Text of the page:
Some thoughts on Multiculturalism, Peace and Democracy in Nepal

– Suresh Singh

Nepal, a country located between two large Asian countries: China in the north and India in the south, has historically been influenced by both the north and the south in terms of racial as well as socio-politico and cultural make-up. Consequently, the country today consists of various communities and religions like shastric Hinduism, Buddhism, shamanic form of Hinduism (mainly Shiva-Shakti cult as practiced by Janajatis and hill Dalits), Muslims, and Sikhs. More recently, owing to Christian missionaries and evangelists, Christian population is also growing in Nepal.  As the country has embraced liberal democracy for “now” for its political system, the concepts of inclusion and secularism have generated the issue of multiculturalism at least among the educated people. At the first glance, the principal cause for this appears to be the fact that the word ‘multiculturalism’ usually refers to cultural diversity especially to the demographic make-up of a specific place, and it is also applied at the organizational level, for instance, schools, businesses, neighbourhoods, and towns, and cities, etc. Since, Nepal has different groups known as Jaats or Jatis, regional identities: Madhesis (Tarai people), and Bhotes (of Himalayan region), and religion: Muslims and Christians; the main concern of the thinking section of Nepali population is how to ensure that peace prevails among these different groups so that identity politics does not harm the wellbeing of the country, and lastly, how to ensure that democratic norms and values become dominant narratives in Nepali society.
However, there are two main challenges to such concerns of the educated Nepalis. One is the political scenario of the country, and the second is the socio-cultural framework of Nepal.  We can see in the democratic process of Nepal, in 1990s that the communists were asking support from the Janajatis and Dalits so that they would create an egalitarian society and bring development to the villages. This was CPN (UML), whose activists were raising Dalit and Janajati issues. Then came the Maoists insurgency or people’s war, which capitalised on these issues along with the issue of Jatiya Rajya or community based units derived from the concept of ethnic federalism. These issues have strengthened the idea of inclusion since the first Constituent Assembly (CA) election in 2008. Although the Maoists have bagged lesser votes than the Nepali Congress and UML in the second CA election of 2013, they along with the Madhesi parties have been claiming that the CA election of November 19 was not fair to them mainly in terms of counting votes. With the demands of smaller region and community based groups and parties like the ethnic based party led by Ashok Rai, and the Maoist agenda of Jatiya Rajya, one can wonder how peace and stability would possibly come to Nepal.

Another main problem as mentioned above is the socio-cultural framework of Nepal. By the 19th century, a socio-political framework was created in the Himalayan region under the ceremonial or nominal head of the Shaha rulers centralised in Kathmandu. This was the Gorkha Muluk, which was defined as Nepal by the British, and it gradually evolved and consolidated with the time passed in the psyhic of the people. The basis of governance and law was defined in terms of ceremonial purity derived from the shastric Hinduism and the rituals of the so-called upper castes (Bahun-Chhetri castes). The reading of Muluki Ain introduced by Prime minister Jang Bahadur Rana in 1853-54, and the legal codes issued earlier during the times of Bhim Sen Thapa in the first half of 19th century provide ample archives to the understanding of how discriminatory was the state’s political establishment in terms of caste and religion, which in turn made the women as subordinate to men. The caste division and its system of high and low were made possible by controlling the bodies of women, in short, by making laws revolving around the sexual relations and marriage. Marriages with caste no bar would make the caste divisions as fake. Despite Nepalis found themselves headed towards modernity, the concept patronised and enforced by the western countries through colonialism and production of knowledge all over the world, the they still had broad hierarchical divisions in the society. Just like the Khola-Nala (rivers and streams) used to divide the political formations in the Himalayan region before the Gorkha Raj, water was dividing the society into Pani Chalne (water acceptable castes) and Pani Nachalne (water unacceptable) castes. Within the water acceptable castes, the Bahun-Chhetri castes were dominant, and accessible to the political life of Nepal. The Matwalis or Janajatis with some access to political and social advantage were deprived from holding posts of high power and decision making, where the Pani nachalne or Dalits were labelled most impure and were not allowed to enter in the socio-politico and cultural discourse of the country.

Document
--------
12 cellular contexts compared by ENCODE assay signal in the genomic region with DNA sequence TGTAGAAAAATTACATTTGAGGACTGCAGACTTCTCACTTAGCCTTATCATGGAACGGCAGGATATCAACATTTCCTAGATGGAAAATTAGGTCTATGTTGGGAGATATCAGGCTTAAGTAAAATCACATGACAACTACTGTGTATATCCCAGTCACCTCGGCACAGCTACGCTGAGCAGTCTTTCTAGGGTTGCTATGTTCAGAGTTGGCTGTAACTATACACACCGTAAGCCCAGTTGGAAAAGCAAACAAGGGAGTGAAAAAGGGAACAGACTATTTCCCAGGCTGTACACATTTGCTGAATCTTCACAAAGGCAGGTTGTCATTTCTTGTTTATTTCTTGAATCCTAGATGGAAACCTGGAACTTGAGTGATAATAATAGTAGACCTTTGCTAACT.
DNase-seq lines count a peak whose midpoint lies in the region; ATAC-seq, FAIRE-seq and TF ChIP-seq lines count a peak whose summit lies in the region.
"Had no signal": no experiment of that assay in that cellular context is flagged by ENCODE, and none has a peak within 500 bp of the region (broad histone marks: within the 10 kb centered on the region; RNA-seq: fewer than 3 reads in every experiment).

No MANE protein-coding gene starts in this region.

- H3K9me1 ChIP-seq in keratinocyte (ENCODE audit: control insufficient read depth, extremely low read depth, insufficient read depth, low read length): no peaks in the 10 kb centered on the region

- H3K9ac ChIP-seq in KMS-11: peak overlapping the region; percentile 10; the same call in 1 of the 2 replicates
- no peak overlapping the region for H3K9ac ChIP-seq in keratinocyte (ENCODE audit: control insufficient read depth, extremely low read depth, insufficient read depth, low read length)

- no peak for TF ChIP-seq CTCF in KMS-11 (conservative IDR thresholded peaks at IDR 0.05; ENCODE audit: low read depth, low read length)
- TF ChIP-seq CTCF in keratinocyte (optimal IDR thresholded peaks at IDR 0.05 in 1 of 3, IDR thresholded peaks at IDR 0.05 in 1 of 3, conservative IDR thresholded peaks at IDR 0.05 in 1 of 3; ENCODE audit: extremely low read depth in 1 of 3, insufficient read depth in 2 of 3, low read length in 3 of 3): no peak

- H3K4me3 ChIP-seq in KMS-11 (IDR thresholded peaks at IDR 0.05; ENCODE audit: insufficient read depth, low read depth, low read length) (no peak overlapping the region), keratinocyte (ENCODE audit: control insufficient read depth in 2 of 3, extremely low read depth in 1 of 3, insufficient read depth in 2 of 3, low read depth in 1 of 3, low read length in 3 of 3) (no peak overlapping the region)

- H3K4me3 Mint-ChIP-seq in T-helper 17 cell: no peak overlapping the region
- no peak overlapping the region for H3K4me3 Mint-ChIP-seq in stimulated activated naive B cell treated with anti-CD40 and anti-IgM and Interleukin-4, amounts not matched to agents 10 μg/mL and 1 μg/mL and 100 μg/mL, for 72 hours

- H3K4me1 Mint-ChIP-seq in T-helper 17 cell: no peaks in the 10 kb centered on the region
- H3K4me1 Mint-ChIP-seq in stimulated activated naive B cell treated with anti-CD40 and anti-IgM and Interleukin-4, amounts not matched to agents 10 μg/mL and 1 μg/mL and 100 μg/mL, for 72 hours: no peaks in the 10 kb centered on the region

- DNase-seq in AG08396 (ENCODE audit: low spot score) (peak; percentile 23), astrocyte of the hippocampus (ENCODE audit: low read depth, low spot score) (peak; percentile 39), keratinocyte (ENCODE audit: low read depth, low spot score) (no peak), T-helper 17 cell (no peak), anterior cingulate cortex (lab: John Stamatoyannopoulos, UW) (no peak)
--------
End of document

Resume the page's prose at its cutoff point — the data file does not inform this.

Coming back to the “now” or the present, the Dalits and Janajatis have not been able to affirm their space in the socio-political framework of Nepal. A social hierarchy based on caste still exists in Nepal despite the adoption of democracy as a political system of Nepal. In this case, the slogan of Jatiya Rajya and reservation to Dalits and Janajatis would make the situation confusing. First, because, the population of Janajatis is heterogeneous, no Jati or caste in Nepal is having its majority in any district of Nepal. For instance, in Syangja, Gurungs are less than the other Jatis like Magars, Bahun-Chhetris, and Dalits put together. We find that in villages often a Jati is numerically dominant here, and in another village another Jati is more in number. In towns and cities, populations are mixed; those who have money can buy land and house irrespective of caste or any Jati. It is not like in India that Bengalis are more in numbers in West Bengal or Punjabis are more in Punjab. This results in fear of domination by one Jati in a particular region among the other Jatis in Nepal because various Jatis are found to be living in one district for generations.  We learn from the Indian experience with democracy and federalism that even a community or a Jati is given a statehood like Nagaland, or autonomous councils like that of Bodo in the north-east, still such a community has not been able to affirm its space in the socio-cultural set-up of India. The tribals are still considered as peripherial people or ritually impure by the mainstream Indian society (read upper castes and middle castes or OBC). In Nepal, even if the Janajatis get Jatiya Rajya, they would not get out of Matwali status in the traditional caste system of Nepali society. Federalism is a western concept that has no remedy how to destroy the caste system because it was not created and developed in Nepali soil by the Nepalis themselves. It is for this reason that even if the Madhesi parties raise the issue of Madhesh as a separate Rajya or land within Nepal, they fail to address the issue of Dalits in their Madhesi community.